This was the Message of the Dead.



Standing in the morning light, whose reddening sun-rays, streaming on the page, lit up each word till it seemed written in blood, Strathmore. read-read on to the last line.

Then a shrill, hoarse cry, shuddering rang through all the forest silence, greeting the early day as it uprose-the cry of a great agony-and throwing his arms above his head, he fell, like a drunken man, down upon the sodden earth.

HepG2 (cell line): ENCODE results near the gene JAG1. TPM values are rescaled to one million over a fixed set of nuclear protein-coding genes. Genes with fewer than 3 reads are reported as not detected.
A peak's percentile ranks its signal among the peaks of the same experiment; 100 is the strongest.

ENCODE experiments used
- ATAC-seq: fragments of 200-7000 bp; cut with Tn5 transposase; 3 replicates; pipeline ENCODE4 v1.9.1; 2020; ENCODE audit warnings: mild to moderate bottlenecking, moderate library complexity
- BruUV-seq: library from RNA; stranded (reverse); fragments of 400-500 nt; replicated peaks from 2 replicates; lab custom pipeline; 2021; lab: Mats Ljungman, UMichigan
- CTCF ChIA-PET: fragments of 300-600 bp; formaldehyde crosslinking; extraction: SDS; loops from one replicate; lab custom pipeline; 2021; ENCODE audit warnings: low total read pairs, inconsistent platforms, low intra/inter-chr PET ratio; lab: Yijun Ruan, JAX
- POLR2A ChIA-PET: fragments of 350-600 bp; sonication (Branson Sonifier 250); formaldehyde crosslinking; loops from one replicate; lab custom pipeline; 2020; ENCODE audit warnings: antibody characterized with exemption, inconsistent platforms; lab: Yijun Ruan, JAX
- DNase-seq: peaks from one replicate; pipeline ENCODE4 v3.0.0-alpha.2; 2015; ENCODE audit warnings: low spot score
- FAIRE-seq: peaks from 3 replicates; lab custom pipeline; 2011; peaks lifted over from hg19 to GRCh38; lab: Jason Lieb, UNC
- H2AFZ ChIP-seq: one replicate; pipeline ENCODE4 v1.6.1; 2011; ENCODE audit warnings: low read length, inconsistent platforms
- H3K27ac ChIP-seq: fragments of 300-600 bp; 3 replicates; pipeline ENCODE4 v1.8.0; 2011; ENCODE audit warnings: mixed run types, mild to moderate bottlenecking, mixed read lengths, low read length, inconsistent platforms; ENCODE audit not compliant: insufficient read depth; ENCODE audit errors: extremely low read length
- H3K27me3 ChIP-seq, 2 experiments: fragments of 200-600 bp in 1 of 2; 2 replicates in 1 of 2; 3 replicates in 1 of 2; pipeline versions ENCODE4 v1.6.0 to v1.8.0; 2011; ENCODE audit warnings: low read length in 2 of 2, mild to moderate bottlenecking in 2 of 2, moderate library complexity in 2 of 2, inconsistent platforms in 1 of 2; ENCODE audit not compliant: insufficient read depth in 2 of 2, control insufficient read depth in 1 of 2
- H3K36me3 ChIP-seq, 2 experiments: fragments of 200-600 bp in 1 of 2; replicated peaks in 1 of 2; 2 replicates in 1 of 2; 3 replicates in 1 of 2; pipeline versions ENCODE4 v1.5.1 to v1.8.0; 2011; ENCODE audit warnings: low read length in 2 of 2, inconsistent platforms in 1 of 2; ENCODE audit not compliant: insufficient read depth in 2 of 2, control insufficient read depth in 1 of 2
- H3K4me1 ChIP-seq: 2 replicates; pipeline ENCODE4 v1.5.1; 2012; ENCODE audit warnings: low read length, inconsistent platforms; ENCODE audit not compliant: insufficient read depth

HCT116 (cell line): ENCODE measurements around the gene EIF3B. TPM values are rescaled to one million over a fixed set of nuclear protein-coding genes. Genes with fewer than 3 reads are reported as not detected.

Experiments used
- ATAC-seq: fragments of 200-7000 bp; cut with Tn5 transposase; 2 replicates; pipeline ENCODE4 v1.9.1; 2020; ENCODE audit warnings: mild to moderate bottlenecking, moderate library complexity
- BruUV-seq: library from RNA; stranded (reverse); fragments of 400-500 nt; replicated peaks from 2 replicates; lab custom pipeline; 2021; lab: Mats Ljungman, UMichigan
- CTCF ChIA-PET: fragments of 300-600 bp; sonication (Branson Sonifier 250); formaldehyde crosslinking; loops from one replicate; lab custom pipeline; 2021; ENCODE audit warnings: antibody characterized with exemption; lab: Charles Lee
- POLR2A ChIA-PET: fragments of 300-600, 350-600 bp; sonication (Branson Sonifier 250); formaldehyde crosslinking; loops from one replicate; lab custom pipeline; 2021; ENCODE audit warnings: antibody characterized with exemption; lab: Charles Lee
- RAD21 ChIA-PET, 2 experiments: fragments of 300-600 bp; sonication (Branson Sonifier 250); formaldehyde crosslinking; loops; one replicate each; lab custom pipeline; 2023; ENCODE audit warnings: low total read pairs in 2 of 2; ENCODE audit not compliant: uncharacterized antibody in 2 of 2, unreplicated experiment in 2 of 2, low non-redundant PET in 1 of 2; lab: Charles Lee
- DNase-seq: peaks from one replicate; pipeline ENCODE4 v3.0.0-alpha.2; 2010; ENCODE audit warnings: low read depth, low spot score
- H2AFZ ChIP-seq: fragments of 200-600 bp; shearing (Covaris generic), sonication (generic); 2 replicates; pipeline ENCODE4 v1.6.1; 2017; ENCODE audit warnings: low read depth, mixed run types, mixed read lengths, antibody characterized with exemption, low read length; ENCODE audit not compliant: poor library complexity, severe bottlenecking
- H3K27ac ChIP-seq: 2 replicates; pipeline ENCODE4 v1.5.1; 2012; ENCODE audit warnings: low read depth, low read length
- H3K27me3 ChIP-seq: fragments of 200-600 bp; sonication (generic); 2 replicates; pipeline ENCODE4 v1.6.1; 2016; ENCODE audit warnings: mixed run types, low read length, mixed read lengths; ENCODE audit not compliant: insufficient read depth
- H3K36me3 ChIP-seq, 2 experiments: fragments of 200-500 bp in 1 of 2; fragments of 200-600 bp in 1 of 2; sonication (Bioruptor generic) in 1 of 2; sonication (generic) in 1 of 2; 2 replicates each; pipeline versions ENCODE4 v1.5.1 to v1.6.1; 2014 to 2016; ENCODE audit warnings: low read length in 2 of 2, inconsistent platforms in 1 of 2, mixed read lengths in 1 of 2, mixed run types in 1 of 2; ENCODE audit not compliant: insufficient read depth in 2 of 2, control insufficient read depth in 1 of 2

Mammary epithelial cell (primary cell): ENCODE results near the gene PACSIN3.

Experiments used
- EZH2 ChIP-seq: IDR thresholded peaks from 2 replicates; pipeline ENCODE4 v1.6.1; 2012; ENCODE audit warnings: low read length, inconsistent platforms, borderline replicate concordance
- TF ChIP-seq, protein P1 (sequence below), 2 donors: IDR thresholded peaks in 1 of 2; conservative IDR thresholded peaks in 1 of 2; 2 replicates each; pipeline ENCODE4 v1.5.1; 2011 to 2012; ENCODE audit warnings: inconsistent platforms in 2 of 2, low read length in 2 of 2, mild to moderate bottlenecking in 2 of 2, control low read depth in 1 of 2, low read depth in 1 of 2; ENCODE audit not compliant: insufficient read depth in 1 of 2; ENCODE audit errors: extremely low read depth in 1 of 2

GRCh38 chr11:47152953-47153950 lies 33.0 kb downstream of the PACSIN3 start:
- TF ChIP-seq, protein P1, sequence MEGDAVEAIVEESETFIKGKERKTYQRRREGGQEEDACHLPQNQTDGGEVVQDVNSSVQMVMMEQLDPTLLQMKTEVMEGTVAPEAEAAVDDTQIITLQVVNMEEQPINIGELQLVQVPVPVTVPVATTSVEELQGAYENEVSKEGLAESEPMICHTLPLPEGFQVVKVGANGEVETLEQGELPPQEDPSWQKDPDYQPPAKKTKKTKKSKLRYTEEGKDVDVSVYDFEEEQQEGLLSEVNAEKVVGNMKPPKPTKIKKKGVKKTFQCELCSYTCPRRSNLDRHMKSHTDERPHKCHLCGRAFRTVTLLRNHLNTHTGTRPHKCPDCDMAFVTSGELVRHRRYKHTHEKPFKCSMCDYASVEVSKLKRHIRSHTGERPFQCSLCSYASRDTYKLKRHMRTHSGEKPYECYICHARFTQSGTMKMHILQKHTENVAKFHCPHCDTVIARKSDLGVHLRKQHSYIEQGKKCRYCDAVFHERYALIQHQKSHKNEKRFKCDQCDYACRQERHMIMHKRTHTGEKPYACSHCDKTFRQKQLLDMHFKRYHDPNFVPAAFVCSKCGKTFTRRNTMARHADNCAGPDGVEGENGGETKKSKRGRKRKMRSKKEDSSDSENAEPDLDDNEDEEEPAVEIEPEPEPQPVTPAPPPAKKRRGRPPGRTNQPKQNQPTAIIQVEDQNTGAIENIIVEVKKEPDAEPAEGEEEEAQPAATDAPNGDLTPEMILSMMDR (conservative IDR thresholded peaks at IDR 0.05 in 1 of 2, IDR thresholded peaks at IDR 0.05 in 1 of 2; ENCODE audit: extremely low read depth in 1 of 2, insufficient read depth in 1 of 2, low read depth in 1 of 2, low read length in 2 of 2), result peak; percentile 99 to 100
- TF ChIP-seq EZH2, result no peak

THE Cossacks of the Ural, indubitably descended from the Cossacks of the Don, who several centuries ago discovered the mouth of the Ural during their predatory excursions, now constitute among the large population of Russia, a small, happy people, who possess an enormous territory, know neither want nor poverty, and live peaceably and obediently attached to their Czar and Holy Russia, as a self-contained military community. The free, unfettered life, the general prosperity and healthy climate have powerfully contributed to produce a handsome race. Many old customs as well as the democratic spirit of the community during former centuries, have certainly long ago yielded to a better order of things, but for all that a peculiar feeling of caste and an obstinate adherence to old fashions have been preserved from those dark ages.